Current Issues in Mergers and Acquisitions
Currently, it is important to note that when it comes to the current issues informing business combinations, Deloitte (August 2008) notes that with regard to the classification of liabilities and equity, redeemable shares that are considered contingent and which might be put under equity treatment (though temporary) under the GAAP (US) may be classified under IFRS as liabilities. When we consider the IFRS definition, a number of instruments may be classified as derivatives as far as IFRS are concerned.
It is important to note that the above change shall impact on the debt verses equity classification. This essentially means redeemable preference shares shall be under debt as opposed to equity under the new dispensation.It is important to note that currently, there are two main differences as far as consolidation is concerned. To begin with, consolidation may be informed by control which can be taken to be ‘de-facto’ and next, in the ‘rewards and risk’ approach to assist in the identification of the controlling entity. With that in mind, businesses carrying our the acquisition must be aware of the fact that a business to be acquired may not be able to consolidate similar entities set under the IFRS that would be of use as far as the US GAAPS are concerned.When it comes to the implications of the above on accounting, it is important to note that more focus must be put on financial reporting as it as things lean more towards fair value. Further, future valuation efforts shall call for enhanced diligence.
Impact of Mergers and acquisitions on financial statements and the US GAAP and IFRS conversion issues
According to Deloitte (August 2008) when it comes to M&A, there are two areas of specific interest to financial accountants. These two areas of specific interest include business combinations and instruments (financial).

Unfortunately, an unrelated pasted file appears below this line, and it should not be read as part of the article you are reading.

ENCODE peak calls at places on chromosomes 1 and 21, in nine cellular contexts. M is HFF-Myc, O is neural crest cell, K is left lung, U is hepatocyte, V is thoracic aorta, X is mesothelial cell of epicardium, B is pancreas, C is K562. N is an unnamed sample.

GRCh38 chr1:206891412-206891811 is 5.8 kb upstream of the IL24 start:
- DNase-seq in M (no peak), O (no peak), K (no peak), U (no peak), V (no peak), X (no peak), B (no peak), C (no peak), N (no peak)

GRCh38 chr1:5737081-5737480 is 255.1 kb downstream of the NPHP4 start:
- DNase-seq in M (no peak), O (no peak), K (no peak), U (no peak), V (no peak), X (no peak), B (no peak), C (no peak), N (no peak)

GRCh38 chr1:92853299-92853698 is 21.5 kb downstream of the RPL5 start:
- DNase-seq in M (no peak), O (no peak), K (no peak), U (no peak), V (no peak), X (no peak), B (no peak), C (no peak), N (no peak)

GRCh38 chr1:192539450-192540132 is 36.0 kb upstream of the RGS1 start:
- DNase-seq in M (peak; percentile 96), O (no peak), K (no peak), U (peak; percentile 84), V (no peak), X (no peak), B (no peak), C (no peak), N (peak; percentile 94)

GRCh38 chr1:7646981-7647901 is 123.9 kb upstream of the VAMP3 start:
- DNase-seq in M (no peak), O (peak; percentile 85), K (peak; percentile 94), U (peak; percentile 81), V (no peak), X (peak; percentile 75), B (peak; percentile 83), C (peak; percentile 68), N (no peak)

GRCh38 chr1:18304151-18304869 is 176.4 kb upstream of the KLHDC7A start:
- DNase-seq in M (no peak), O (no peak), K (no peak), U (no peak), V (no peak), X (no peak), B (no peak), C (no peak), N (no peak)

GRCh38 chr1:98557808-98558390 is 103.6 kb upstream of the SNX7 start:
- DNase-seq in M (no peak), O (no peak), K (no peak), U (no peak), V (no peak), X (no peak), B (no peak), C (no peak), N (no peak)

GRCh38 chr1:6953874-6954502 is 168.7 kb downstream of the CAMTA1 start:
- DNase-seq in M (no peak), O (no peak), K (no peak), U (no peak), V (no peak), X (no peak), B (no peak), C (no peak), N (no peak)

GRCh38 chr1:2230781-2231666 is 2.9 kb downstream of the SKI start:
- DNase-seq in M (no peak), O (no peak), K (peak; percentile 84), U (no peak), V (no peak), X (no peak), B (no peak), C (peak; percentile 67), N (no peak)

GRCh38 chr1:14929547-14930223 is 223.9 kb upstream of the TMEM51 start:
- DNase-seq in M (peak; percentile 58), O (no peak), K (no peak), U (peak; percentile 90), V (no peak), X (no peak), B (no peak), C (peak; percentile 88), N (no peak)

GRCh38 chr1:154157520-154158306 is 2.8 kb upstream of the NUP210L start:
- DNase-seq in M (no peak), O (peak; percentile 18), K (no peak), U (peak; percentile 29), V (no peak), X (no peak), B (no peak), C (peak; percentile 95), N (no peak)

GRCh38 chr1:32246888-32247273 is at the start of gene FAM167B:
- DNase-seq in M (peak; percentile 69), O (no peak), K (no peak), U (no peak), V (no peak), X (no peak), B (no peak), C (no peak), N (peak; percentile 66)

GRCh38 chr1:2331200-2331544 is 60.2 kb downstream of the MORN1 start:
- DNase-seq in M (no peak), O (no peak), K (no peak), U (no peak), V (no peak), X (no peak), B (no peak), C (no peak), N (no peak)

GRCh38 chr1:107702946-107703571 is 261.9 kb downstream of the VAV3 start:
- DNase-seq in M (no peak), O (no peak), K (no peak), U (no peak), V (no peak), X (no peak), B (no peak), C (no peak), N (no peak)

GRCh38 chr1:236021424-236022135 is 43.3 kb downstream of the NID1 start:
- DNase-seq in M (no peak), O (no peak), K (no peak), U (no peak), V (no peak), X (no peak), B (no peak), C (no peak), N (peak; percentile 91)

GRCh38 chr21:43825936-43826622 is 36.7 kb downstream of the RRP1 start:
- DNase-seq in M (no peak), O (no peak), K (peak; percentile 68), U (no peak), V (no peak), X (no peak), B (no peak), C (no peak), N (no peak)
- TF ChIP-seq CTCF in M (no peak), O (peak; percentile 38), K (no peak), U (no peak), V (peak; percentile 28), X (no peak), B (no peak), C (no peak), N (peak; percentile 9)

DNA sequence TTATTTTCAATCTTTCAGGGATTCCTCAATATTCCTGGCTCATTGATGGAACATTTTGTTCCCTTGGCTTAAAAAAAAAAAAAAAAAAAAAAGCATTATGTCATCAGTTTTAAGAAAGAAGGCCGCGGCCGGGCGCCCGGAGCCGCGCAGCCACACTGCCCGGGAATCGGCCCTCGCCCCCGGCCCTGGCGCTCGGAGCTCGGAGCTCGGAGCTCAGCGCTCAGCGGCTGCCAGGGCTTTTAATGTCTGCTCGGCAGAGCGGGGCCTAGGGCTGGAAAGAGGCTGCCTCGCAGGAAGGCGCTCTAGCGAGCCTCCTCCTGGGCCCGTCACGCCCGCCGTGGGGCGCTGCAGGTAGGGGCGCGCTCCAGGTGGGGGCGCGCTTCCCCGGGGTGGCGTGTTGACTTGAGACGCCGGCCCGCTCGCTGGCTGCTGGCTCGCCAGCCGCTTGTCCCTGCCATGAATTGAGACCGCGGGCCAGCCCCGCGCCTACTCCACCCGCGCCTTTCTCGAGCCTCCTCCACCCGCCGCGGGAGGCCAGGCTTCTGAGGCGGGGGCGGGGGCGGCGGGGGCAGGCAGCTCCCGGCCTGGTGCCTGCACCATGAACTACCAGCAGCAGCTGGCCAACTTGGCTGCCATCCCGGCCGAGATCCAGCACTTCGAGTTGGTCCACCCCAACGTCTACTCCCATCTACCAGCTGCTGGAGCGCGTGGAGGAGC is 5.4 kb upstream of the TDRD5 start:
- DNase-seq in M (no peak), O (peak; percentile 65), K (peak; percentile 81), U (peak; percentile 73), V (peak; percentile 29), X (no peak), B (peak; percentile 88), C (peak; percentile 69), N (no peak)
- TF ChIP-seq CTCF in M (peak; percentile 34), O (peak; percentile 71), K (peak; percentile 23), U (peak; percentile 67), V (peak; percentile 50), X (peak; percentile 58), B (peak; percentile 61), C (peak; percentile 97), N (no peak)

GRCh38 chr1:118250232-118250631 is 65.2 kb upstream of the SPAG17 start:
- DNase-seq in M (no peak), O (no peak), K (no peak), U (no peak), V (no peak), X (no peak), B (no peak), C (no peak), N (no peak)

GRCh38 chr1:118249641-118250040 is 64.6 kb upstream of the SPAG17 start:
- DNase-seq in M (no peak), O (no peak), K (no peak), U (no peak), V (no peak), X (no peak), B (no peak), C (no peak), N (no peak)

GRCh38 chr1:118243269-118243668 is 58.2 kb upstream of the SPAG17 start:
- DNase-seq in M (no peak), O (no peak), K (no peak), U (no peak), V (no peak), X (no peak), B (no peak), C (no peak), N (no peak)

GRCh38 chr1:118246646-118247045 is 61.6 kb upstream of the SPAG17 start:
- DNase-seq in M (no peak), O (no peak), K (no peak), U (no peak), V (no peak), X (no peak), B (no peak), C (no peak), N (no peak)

As per the IFRS procedures, business combinations must be accounted for using the purchase method. It is important to note that when it comes to M&A deals, we have two methods which can be used to account for the same. One is the one already listed, i.e. the purchase method and the next is the DCF model. These two methods are permitted under GAAP previsions. As per the IFRS standards, there is need to look beyond a transaction’s legal form and with that in mind, IFRS provide well laid out guidelines when it comes to accounting for M&A.
Under the IFRS provisions, there is need to record at fair value all the net assets taken over. The recording of net assets should also include contingent liabilities. Under the GAAP rules, contingent liabilities are put down as liabilities. When it comes to good will amortization which can be taken to have arisen out of an M&A, IFRS provisions prohibits the same. In instances where we have negative goodwill, IFRS standards dictate that acquires liabilities as well as contingent liabilities, assets which are identifiable and combination cost be measured as well as assessed by the acquirer. The excess identified on this assessment and measurement must be recognized inm the income statement. When it comes to GAAP, when the goodwill amount is identified to be negative, it must be recorded in under the capital reserve account in equity. It is good to note here that the capital reserve is not availed to shareholders as distribution and it is not also subjected to amortization.